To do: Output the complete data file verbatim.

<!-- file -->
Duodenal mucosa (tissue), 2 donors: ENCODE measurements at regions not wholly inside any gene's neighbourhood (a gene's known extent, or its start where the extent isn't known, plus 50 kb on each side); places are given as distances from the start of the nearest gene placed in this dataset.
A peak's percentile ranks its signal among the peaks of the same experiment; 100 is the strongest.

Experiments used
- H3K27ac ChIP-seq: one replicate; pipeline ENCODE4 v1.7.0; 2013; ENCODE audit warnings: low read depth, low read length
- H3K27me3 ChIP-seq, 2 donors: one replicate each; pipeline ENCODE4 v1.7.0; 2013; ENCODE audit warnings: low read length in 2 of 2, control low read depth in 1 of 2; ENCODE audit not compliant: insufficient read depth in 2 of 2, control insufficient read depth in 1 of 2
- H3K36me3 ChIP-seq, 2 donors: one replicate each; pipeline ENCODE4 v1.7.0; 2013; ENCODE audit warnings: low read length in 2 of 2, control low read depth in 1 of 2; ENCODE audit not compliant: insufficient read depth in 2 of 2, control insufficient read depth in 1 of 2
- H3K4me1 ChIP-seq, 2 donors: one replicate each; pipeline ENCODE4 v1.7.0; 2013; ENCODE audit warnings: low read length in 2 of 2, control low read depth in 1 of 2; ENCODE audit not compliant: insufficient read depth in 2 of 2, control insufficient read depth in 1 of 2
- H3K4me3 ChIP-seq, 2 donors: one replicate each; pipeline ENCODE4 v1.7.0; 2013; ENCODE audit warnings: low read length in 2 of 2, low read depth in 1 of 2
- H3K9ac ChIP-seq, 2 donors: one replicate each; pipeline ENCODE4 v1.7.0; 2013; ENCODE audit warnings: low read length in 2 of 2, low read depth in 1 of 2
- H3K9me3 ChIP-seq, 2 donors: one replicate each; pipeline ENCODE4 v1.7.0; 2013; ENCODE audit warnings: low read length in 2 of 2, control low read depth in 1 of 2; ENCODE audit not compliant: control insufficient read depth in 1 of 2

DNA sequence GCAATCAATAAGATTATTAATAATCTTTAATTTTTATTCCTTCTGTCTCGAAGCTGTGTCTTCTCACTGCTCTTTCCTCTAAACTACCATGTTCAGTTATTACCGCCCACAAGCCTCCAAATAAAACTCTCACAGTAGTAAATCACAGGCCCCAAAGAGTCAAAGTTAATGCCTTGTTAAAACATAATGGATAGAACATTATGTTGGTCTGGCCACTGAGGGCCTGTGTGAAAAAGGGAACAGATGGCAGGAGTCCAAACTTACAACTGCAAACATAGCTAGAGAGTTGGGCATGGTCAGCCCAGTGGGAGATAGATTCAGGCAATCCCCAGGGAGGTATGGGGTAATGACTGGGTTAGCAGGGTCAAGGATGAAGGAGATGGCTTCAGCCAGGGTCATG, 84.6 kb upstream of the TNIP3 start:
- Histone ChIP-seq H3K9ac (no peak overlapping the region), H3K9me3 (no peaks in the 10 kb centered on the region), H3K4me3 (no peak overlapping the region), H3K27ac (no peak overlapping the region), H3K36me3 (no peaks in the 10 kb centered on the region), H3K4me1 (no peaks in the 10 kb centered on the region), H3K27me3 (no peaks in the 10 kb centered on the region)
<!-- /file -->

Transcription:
Duodenal mucosa (tissue), 2 donors: ENCODE measurements at regions not wholly inside any gene's neighbourhood (a gene's known extent, or its start where the extent isn't known, plus 50 kb on each side); places are given as distances from the start of the nearest gene placed in this dataset.
A peak's percentile ranks its signal among the peaks of the same experiment; 100 is the strongest.

Experiments used
- H3K27ac ChIP-seq: one replicate; pipeline ENCODE4 v1.7.0; 2013; ENCODE audit warnings: low read depth, low read length
- H3K27me3 ChIP-seq, 2 donors: one replicate each; pipeline ENCODE4 v1.7.0; 2013; ENCODE audit warnings: low read length in 2 of 2, control low read depth in 1 of 2; ENCODE audit not compliant: insufficient read depth in 2 of 2, control insufficient read depth in 1 of 2
- H3K36me3 ChIP-seq, 2 donors: one replicate each; pipeline ENCODE4 v1.7.0; 2013; ENCODE audit warnings: low read length in 2 of 2, control low read depth in 1 of 2; ENCODE audit not compliant: insufficient read depth in 2 of 2, control insufficient read depth in 1 of 2
- H3K4me1 ChIP-seq, 2 donors: one replicate each; pipeline ENCODE4 v1.7.0; 2013; ENCODE audit warnings: low read length in 2 of 2, control low read depth in 1 of 2; ENCODE audit not compliant: insufficient read depth in 2 of 2, control insufficient read depth in 1 of 2
- H3K4me3 ChIP-seq, 2 donors: one replicate each; pipeline ENCODE4 v1.7.0; 2013; ENCODE audit warnings: low read length in 2 of 2, low read depth in 1 of 2
- H3K9ac ChIP-seq, 2 donors: one replicate each; pipeline ENCODE4 v1.7.0; 2013; ENCODE audit warnings: low read length in 2 of 2, low read depth in 1 of 2
- H3K9me3 ChIP-seq, 2 donors: one replicate each; pipeline ENCODE4 v1.7.0; 2013; ENCODE audit warnings: low read length in 2 of 2, control low read depth in 1 of 2; ENCODE audit not compliant: control insufficient read depth in 1 of 2

DNA sequence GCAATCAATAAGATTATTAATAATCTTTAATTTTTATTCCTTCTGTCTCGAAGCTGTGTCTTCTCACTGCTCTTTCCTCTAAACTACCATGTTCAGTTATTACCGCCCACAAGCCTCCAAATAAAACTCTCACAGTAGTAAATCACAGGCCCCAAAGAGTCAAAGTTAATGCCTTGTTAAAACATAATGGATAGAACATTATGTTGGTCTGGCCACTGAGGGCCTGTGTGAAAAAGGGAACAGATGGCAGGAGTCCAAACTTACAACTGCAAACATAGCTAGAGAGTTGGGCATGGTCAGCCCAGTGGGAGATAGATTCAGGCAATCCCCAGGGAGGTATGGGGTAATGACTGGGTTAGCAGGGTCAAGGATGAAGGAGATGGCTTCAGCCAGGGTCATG, 84.6 kb upstream of the TNIP3 start:
- Histone ChIP-seq H3K9ac (no peak overlapping the region), H3K9me3 (no peaks in the 10 kb centered on the region), H3K4me3 (no peak overlapping the region), H3K27ac (no peak overlapping the region), H3K36me3 (no peaks in the 10 kb centered on the region), H3K4me1 (no peaks in the 10 kb centered on the region), H3K27me3 (no peaks in the 10 kb centered on the region)